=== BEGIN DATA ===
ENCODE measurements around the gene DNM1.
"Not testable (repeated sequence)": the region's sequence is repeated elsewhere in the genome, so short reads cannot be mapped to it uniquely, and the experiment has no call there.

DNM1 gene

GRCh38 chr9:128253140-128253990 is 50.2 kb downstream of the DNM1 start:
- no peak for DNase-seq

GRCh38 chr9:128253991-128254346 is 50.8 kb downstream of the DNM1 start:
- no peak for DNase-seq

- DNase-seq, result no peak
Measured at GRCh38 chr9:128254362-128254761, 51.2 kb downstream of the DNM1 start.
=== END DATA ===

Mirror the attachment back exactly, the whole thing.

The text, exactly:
ENCODE measurements around the gene DNM1.
"Not testable (repeated sequence)": the region's sequence is repeated elsewhere in the genome, so short reads cannot be mapped to it uniquely, and the experiment has no call there.

DNM1 gene

GRCh38 chr9:128253140-128253990 is 50.2 kb downstream of the DNM1 start:
- no peak for DNase-seq

GRCh38 chr9:128253991-128254346 is 50.8 kb downstream of the DNM1 start:
- no peak for DNase-seq

- DNase-seq, result no peak
Measured at GRCh38 chr9:128254362-128254761, 51.2 kb downstream of the DNM1 start.